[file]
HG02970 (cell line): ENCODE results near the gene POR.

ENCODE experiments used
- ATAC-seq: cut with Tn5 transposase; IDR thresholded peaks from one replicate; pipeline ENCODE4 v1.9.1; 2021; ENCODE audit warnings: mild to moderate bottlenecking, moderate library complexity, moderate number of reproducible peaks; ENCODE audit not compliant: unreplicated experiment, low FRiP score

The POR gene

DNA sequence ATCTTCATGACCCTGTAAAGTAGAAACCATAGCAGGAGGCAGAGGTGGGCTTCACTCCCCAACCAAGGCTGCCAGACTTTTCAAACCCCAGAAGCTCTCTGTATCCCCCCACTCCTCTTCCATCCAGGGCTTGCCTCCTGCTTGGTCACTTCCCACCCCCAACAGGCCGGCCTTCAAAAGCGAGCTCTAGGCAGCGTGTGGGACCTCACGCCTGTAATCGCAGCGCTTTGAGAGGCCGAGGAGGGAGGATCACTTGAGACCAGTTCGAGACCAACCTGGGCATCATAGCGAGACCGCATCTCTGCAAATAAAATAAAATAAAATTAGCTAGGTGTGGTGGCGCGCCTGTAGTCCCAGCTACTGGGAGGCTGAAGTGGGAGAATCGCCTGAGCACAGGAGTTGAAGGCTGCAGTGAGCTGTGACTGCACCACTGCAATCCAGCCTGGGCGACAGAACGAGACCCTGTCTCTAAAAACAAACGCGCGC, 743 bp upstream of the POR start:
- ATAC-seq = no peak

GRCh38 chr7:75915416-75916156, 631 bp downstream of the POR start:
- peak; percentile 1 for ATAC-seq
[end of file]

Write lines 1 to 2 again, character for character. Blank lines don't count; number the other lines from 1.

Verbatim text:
HG02970 (cell line): ENCODE results near the gene POR.

ENCODE experiments used